Balancing in algorithms refers to minimizing the complexity of an algorithm by making sure that its constituent parts share the load efficiently. It is not a technique for solving problems. Instead it helps us understand how an existing solution may be optimized.
The theory of balancing Say there is a problem of size \(n\). The problem is such that it can be broken down into a sequence of smaller problems. There are many ways the problem can be broken down:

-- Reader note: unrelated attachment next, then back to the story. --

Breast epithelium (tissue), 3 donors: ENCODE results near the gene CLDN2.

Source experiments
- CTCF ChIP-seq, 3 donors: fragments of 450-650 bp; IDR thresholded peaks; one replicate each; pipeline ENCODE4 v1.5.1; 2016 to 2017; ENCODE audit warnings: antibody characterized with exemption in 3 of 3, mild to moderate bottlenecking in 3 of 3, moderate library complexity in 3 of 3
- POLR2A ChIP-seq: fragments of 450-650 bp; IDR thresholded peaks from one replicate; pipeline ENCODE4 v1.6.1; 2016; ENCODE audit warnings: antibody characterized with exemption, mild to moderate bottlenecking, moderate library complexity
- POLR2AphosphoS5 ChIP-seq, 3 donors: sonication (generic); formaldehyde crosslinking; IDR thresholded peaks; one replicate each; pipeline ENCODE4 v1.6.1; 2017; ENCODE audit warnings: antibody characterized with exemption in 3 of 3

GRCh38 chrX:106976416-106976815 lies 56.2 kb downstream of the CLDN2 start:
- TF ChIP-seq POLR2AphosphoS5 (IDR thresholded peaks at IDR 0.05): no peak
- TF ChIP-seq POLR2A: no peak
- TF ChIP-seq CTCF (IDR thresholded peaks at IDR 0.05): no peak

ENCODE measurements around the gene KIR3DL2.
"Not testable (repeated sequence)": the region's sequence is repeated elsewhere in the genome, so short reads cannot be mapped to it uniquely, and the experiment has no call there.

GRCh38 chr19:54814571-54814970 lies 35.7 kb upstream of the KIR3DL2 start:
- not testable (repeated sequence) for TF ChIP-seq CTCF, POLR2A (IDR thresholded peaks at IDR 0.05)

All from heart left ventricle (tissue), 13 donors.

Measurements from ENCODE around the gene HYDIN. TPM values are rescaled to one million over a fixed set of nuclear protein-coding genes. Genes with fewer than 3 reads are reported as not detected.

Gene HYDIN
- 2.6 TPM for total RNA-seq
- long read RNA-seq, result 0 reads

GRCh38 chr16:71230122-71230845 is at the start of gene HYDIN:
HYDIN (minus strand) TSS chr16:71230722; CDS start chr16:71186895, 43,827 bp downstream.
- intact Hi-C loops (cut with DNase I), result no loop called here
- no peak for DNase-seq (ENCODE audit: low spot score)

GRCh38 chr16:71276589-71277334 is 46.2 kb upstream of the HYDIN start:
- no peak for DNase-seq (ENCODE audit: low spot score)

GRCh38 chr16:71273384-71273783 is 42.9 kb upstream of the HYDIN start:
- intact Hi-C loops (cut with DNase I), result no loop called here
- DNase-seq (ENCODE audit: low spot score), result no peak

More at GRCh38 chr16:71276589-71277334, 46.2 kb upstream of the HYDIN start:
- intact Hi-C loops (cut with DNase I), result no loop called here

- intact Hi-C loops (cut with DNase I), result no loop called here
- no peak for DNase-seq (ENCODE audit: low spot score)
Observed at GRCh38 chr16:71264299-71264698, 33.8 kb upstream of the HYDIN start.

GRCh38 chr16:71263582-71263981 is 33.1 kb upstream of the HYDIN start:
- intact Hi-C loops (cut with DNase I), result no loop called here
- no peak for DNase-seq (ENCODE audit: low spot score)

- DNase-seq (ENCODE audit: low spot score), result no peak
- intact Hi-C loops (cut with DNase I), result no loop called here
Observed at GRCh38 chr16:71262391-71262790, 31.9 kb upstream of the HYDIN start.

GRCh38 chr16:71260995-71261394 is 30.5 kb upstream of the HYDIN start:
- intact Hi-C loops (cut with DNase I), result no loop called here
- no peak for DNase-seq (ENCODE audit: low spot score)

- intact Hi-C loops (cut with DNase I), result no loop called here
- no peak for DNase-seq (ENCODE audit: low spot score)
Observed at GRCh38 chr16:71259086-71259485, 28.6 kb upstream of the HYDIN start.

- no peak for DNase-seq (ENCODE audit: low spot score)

This past year, I have been crunching data from dark matter simulations. Data size can get pretty large when it comes to scientific computing. As I write this post, I have a script running on 3.8 TB (that’s right – 3,700 gigabytes) of cosmic particles. At these levels one starts thinking about parallelizing computations. And therein lay my dilemma and a soon to be learned lesson.